7 Ways to Address a Child's Obnoxious Behavior

Obnoxious Child
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Whether your child is burping loudly at the dinner table or poking his brother in the arm, obnoxious behavior can be downright irritating. The way you respond to a child’s obnoxious behavior will determine whether it disappears or gets worse. Here are the most effective strategies for curbing obnoxious behavior fast:

1. Prevent It Before it Starts

Proactively teach your child skills that will prevent him from exhibiting disruptive behavior. Teach empathy, for example, so he can understand how his rude behavior affects those around him. Also, teach healthy ways to deal with uncomfortable feelings. Show him how to cope with anxiety, fear, loneliness, or rejection without acting out.

2. Praise Good Behavior

Kids often misbehave as a means to get attention. So if you’re going to be on the phone or you’re holding an adult conversation with a friend, catch your child being good. Pause your conversation for a brief moment to say, “Thank you for playing quietly,” or “I appreciate that you’re waiting your turn to talk.” Praising good behavior can encourage your child to keep up the good work.

3. Ignore Behavior that Isn’t Harmful

If your child’s obnoxious behavior is purely attention-seeking – like making loud noises repeatedly at the dinner table – ignore it. Obnoxious behavior is often meant to gain attention, even if it’s negative attention. Selective ignoring can ensure that your child’s misbehavior isn’t effective in getting him what he wants - attention.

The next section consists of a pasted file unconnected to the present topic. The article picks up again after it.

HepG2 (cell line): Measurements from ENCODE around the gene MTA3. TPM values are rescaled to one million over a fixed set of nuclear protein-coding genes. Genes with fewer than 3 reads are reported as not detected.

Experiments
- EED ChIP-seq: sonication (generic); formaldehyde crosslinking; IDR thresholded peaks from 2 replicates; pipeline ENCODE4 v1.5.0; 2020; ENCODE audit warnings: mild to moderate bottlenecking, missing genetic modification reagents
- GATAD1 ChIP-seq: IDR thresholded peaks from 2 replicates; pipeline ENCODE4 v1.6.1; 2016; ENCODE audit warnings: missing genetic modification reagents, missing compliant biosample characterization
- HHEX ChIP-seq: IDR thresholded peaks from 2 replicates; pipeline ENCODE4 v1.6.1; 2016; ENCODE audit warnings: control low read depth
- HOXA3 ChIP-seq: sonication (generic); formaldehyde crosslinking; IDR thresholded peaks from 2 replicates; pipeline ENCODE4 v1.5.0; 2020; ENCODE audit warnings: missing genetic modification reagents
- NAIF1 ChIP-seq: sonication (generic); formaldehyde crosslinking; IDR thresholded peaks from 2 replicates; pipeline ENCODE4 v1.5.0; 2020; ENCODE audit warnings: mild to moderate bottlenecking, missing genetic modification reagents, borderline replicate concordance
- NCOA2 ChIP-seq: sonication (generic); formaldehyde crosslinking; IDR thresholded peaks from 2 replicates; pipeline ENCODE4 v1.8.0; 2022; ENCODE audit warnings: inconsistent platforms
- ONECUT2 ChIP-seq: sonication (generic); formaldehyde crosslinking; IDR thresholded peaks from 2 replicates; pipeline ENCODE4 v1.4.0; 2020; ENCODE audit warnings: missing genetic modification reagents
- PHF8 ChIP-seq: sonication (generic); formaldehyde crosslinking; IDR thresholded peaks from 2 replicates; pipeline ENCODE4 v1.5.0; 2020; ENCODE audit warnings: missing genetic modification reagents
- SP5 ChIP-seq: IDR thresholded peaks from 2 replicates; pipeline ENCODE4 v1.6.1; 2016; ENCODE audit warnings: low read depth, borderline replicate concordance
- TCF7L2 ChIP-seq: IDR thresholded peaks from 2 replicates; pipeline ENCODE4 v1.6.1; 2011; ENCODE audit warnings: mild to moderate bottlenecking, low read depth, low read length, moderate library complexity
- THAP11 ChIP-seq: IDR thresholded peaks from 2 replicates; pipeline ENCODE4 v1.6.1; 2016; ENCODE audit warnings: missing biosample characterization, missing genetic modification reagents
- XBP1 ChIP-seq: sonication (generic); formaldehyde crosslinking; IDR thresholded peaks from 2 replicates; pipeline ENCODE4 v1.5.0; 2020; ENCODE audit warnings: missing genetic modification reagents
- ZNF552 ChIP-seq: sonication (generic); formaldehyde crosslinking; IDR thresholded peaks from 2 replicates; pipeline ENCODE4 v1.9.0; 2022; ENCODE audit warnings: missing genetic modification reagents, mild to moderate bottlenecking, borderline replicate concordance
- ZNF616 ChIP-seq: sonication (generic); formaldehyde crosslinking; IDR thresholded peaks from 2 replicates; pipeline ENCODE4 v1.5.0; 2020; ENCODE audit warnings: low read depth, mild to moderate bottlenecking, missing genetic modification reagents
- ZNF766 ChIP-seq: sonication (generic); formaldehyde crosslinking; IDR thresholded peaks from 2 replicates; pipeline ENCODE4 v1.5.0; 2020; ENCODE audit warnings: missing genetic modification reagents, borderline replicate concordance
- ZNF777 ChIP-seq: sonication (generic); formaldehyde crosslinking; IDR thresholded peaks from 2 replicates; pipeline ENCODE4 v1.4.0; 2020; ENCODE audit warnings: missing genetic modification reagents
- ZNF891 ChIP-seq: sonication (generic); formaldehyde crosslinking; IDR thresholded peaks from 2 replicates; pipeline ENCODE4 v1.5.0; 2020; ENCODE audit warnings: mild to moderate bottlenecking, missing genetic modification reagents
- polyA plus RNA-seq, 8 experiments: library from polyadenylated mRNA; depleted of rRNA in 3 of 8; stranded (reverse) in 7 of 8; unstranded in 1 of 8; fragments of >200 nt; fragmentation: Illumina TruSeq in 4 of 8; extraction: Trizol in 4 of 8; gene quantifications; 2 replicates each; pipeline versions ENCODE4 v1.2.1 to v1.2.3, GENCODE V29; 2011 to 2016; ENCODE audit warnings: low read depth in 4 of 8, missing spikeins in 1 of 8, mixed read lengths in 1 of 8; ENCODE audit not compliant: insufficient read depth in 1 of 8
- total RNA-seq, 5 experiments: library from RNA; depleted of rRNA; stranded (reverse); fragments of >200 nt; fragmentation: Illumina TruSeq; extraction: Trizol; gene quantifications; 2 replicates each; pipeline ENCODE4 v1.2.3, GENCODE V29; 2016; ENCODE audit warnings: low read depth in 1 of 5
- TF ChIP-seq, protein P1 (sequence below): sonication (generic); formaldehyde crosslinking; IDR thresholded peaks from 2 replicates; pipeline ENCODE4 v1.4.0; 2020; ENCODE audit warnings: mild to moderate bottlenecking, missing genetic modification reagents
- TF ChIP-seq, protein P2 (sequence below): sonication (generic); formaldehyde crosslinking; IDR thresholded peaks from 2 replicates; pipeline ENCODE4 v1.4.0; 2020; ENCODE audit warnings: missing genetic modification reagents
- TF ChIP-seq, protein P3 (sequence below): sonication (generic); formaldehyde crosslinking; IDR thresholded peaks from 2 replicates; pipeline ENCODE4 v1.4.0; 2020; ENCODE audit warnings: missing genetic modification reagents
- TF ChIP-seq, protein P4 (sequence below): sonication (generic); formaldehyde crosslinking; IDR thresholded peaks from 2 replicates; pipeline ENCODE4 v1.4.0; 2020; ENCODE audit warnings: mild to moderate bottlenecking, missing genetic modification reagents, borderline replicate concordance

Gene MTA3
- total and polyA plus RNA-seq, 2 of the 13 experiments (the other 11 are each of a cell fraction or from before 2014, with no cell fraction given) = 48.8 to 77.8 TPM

Ignoring will only work if everyone in the family is able to be on board. If a sibling is likely to cover her ears and repeatedly yell, “Stop!” her reaction will only reinforce to your child that his obnoxious behavior is effective in getting a reaction out of someone. So it's important to make sure everyone is on board and able to ignore the obnoxious behavior.

4. Point Out Obnoxious Behavior

If your child doesn’t recognize the type of behavior that is likely to annoy others, it’s important to point out obnoxious behavior when it occurs. If your child is showing off when you have visitors, he may think he’s entertaining people. Or, if he’s not sure how to invite other children at a playground to play with him, he may act out in an attempt to get their attention.

If you’re in private, simply saying, “Please stop, that’s annoying,” may be all you need to say. If it’s a public situation, call your child to the side and privately explain that his behavior is inappropriate. You may also want to create a code word or a signal so you can point out obnoxious behavior in public without embarrassing him.

5. Offer a Warning

If your child chooses to continue his obnoxious behavior once he’s aware that what he’s doing is disruptive, provide a warning. An if…then statement is an effective way to remind him what will happen if his behavior continues. Only offer one warning and be prepared to follow through with a consequence.

6. Give a Consequence

If your child doesn’t heed your warning, it may be necessary to follow through with a negative consequence. Time-out is usually an effective consequence. Remove him from the situation and stop giving him any attention.

If the obnoxious behavior was more serious – like it turned into physical aggression – or if a time-out isn’t an option, take away a privilege. Removing electronics for a day or taking away a favorite toy for a few hours can help your child learn.

7. Problem-Solve for the Future

If the obnoxious behavior is an ongoing problem for your child, it’s important to problem-solving the issue together. Before you enter into a situation where disruptive behavior is likely to occur – like the car or when visiting Grandma – talk about your expectations up front. Discuss what your child can do if he’s bored or how he can get attention in a more positive manner.